FEDERAL agriculture minister Senator Bridget McKenzie yesterday announced the formation of an advisory body to provide options on reform opportunities for agriculture’s research and development system, as part of a drive to ‘modernise innovation.’
Speaking at the Rural Press Club of Queensland event in in Brisbane, Sen McKenzie said the R&D system needed to evolve to better focus on delivering benefits to producers and to enable the industry to jump ahead of global competitors.
The new advisory body would activate early next year.
“We’re spending too much time on short-term priorities and on the concerns of individual sectors,” she told the Press Club audience.
Sen McKenzie said she would make specific announcements about the R&D reform roadmap in coming weeks, including the release of a discussion paper to guide engagement on September 23.
“I am committed to this process to be inclusive and ensure that all who have a stake in agriculture have a say on the future of our innovation system,” she said.
Sen McKenzie identified a number of key areas that needed addressing:
- Consolidation of mechanisms for planning and procuring research. How much and in what form needed to be worked through.
- There was scope for reducing duplication through better collaboration and organisational structures.
- Higher quality industry advocacy was required. But how do we fund it and support it with accurate policy research without the vested research that comes with funding each other?
- Better communications with producers and transmission, otherwise it’s ‘all for nothing’, especially with states withdrawing from the extension space.
- More of each industry’s knowledge products should be commercialised.
- Returns to producers from their levy payments should be much clearer than they are.
Under current arrangements, each year Australian farmers and graziers, through their levies, invested almost $500 million in R&D and marketing. The Australian government provided matching funding of $300 million for eligible R&D expenditure, to Australia’s 15 Rural Research and Development Corporations.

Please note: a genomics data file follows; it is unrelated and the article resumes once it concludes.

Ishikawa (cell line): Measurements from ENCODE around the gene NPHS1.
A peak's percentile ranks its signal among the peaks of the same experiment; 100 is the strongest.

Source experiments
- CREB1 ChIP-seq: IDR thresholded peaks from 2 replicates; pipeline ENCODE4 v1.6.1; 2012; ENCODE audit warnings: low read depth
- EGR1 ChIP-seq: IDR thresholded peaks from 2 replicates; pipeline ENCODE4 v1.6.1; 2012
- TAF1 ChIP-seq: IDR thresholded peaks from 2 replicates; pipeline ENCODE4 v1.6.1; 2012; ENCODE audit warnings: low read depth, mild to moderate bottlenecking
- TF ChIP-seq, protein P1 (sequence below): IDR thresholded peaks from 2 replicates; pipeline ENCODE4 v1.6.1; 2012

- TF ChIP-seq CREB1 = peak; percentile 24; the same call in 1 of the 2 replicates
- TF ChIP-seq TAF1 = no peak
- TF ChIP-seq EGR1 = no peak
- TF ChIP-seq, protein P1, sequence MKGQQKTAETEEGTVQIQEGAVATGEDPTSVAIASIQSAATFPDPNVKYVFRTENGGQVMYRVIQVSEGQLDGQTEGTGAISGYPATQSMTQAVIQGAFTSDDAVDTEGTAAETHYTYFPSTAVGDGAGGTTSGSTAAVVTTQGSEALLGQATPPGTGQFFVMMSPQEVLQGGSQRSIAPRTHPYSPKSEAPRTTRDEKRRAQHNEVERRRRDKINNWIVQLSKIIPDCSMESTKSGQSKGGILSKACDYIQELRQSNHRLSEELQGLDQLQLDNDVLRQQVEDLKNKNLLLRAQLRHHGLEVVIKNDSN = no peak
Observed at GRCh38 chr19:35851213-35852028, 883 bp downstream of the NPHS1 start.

Speaking to stakeholders in Tasmania recently, Sen McKenzie said the agriculture sector had had the current system of R&D for four decades, and while it was a world-class system in the partnership between the tax-payer and the levy-payer, it was not really delivering back to the farmgate.
“We need growers in charge of the money a bit better – making sure it’s going where it’s needed. And we need stronger collaboration. Everyone is doing something on soil, everyone’s doing something on climate change and everyone’s doing something on social licences and water. That’s great, but I don’t need academics getting rich doing the same bit of research 15 times.”
“We need collaboration, sharing and making sure we can then spend the money we save from stopping duplication on other things. So watch this space,” she said.
Sen McKenzie told yesterday’s Rural Press Club audience that for agriculture to reach its $100 billion value target, it needed to be ‘clever and courageous.’
“We need an innovation system that supports farmer productivity and profitability right across the food and fibre supply chain… while ensuring that our research delivers value for our tax payers and our levy payers.”
While there was no doubt that the systems behind agriculture’s R&D corporations were world-leading when they were created decades ago – agricultural productivity growth was slowing, and had been since the mid-1990s.
“The rural R&D system needs to evolve to better focus on delivering benefits to producers, and to enable the industry to jump ahead of global competitors,” she said.
Quoting from the EY Agricultural Innovation – A national approach to growing Australia’s Future report, Sen McKenzie said Australia’s rural innovation system was ranked 20 in the world. Tellingly, 80pc of the 550 stakeholders interviewed for the EY report wanted reform – and this had been Sen McKenzie’s own experience when travelling around and talking with stakeholders.
Consider all options
She said the sector needed to consider all options when looking at innovation funding.
One theoretical policy option was to let the market decide how much is invested in R&D – taking the public investment out altogether – which many countries overseas had done. Another option proposed by Labor was to reduce taxpayer contributions.
“While they are both valid approaches, they are not supported by our government. We remain fully committed to maintaining this long-standing public/private partnership, between taxpayer and levy payer,” she said.
Sen McKenzie said a range of views had already been expressed about the possible future shape of the R&D model. Some were structural, suggesting fewer or more RDCs. Other issues were about governance in delivering real benefits for levy payers, and the complexity of producers paying multiple levies to different bodies, on top of their state farm organisations and commodity advocacy groups.
“There are many different ideas for reform. But we need to be open and constructive about a future state that will put the investments of levy payers and the government to best use,” she said.
“My challenge to all is to leave vested interests behind and work in the national interest for a reform that will put us in the best position for the 21st century.”